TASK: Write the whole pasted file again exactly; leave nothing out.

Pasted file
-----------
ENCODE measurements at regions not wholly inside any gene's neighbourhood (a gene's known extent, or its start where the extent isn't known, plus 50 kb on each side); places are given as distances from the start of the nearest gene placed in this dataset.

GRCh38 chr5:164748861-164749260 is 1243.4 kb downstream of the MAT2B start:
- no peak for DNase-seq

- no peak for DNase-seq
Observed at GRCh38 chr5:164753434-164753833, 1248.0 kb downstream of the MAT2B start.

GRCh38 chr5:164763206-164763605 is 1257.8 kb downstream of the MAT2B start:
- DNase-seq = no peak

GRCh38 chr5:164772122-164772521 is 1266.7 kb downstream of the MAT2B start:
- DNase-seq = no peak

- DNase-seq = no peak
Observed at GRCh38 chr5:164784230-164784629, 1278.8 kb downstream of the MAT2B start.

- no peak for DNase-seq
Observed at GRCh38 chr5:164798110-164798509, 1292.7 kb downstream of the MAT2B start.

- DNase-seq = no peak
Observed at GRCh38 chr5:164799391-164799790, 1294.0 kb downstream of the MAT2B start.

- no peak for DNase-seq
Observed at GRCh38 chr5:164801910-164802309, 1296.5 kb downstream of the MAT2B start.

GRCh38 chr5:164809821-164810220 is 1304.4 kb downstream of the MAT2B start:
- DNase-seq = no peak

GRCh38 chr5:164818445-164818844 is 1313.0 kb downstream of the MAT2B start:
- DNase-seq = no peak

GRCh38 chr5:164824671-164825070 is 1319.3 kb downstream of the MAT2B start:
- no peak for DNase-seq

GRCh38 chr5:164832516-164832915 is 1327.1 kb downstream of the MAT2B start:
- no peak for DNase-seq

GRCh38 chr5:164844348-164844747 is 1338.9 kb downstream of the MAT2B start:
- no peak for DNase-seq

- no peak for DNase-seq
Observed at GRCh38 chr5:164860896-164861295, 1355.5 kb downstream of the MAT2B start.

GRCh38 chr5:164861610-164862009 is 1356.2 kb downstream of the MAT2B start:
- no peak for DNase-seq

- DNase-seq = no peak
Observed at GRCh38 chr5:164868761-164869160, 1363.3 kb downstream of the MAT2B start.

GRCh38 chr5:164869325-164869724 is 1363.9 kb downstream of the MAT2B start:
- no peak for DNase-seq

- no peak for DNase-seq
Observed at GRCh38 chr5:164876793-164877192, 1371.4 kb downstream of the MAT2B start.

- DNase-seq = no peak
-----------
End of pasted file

ENCODE measurements at regions not wholly inside any gene's neighbourhood (a gene's known extent, or its start where the extent isn't known, plus 50 kb on each side); places are given as distances from the start of the nearest gene placed in this dataset.

GRCh38 chr5:164748861-164749260 is 1243.4 kb downstream of the MAT2B start:
- no peak for DNase-seq

- no peak for DNase-seq
Observed at GRCh38 chr5:164753434-164753833, 1248.0 kb downstream of the MAT2B start.

GRCh38 chr5:164763206-164763605 is 1257.8 kb downstream of the MAT2B start:
- DNase-seq = no peak

GRCh38 chr5:164772122-164772521 is 1266.7 kb downstream of the MAT2B start:
- DNase-seq = no peak

- DNase-seq = no peak
Observed at GRCh38 chr5:164784230-164784629, 1278.8 kb downstream of the MAT2B start.

- no peak for DNase-seq
Observed at GRCh38 chr5:164798110-164798509, 1292.7 kb downstream of the MAT2B start.

- DNase-seq = no peak
Observed at GRCh38 chr5:164799391-164799790, 1294.0 kb downstream of the MAT2B start.

- no peak for DNase-seq
Observed at GRCh38 chr5:164801910-164802309, 1296.5 kb downstream of the MAT2B start.

GRCh38 chr5:164809821-164810220 is 1304.4 kb downstream of the MAT2B start:
- DNase-seq = no peak

GRCh38 chr5:164818445-164818844 is 1313.0 kb downstream of the MAT2B start:
- DNase-seq = no peak

GRCh38 chr5:164824671-164825070 is 1319.3 kb downstream of the MAT2B start:
- no peak for DNase-seq

GRCh38 chr5:164832516-164832915 is 1327.1 kb downstream of the MAT2B start:
- no peak for DNase-seq

GRCh38 chr5:164844348-164844747 is 1338.9 kb downstream of the MAT2B start:
- no peak for DNase-seq

- no peak for DNase-seq
Observed at GRCh38 chr5:164860896-164861295, 1355.5 kb downstream of the MAT2B start.

GRCh38 chr5:164861610-164862009 is 1356.2 kb downstream of the MAT2B start:
- no peak for DNase-seq

- DNase-seq = no peak
Observed at GRCh38 chr5:164868761-164869160, 1363.3 kb downstream of the MAT2B start.

GRCh38 chr5:164869325-164869724 is 1363.9 kb downstream of the MAT2B start:
- no peak for DNase-seq

- no peak for DNase-seq
Observed at GRCh38 chr5:164876793-164877192, 1371.4 kb downstream of the MAT2B start.

- DNase-seq = no peak